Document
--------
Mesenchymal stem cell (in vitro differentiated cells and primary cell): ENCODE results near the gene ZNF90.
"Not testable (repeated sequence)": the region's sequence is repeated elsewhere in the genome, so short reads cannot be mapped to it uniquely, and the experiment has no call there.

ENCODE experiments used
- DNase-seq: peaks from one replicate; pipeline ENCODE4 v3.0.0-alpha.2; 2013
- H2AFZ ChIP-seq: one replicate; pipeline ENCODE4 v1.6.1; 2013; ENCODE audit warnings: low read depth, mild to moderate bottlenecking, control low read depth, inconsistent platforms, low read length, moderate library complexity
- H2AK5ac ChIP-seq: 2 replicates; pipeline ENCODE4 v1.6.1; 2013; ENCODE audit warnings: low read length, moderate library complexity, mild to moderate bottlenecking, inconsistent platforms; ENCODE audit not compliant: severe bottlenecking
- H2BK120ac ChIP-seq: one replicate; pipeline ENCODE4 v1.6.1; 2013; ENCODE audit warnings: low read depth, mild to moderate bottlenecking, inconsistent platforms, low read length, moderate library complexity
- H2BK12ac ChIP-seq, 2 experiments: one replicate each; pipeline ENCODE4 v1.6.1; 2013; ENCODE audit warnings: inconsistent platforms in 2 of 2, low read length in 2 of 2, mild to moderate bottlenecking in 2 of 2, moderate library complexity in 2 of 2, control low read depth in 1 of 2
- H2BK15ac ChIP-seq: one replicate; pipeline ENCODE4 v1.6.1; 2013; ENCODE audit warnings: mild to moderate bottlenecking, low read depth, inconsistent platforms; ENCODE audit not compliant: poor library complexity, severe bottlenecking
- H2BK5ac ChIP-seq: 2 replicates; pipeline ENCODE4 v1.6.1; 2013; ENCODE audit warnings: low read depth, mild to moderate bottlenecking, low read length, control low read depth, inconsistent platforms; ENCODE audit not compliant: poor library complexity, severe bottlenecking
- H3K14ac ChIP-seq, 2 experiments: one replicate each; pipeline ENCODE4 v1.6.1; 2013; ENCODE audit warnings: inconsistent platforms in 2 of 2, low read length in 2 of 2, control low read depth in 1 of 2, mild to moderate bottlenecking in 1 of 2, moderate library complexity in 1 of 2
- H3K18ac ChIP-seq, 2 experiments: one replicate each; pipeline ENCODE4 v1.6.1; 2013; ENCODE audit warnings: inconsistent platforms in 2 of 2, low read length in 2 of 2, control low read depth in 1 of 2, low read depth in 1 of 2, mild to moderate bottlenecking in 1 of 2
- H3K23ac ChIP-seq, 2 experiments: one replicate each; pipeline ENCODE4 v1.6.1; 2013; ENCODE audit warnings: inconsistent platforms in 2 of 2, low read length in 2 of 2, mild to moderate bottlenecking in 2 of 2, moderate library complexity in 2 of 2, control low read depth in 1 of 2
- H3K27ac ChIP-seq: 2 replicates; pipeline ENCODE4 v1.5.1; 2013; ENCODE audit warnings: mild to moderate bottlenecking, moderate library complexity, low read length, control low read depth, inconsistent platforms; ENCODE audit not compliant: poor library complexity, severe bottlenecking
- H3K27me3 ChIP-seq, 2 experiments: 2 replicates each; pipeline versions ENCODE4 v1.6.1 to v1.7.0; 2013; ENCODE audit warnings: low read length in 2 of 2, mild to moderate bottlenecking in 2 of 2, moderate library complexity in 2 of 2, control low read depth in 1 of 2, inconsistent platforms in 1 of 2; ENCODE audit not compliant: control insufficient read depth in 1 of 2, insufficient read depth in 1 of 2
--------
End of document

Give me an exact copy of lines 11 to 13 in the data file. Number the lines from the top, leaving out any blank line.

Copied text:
- H3K14ac ChIP-seq, 2 experiments: one replicate each; pipeline ENCODE4 v1.6.1; 2013; ENCODE audit warnings: inconsistent platforms in 2 of 2, low read length in 2 of 2, control low read depth in 1 of 2, mild to moderate bottlenecking in 1 of 2, moderate library complexity in 1 of 2
- H3K18ac ChIP-seq, 2 experiments: one replicate each; pipeline ENCODE4 v1.6.1; 2013; ENCODE audit warnings: inconsistent platforms in 2 of 2, low read length in 2 of 2, control low read depth in 1 of 2, low read depth in 1 of 2, mild to moderate bottlenecking in 1 of 2
- H3K23ac ChIP-seq, 2 experiments: one replicate each; pipeline ENCODE4 v1.6.1; 2013; ENCODE audit warnings: inconsistent platforms in 2 of 2, low read length in 2 of 2, mild to moderate bottlenecking in 2 of 2, moderate library complexity in 2 of 2, control low read depth in 1 of 2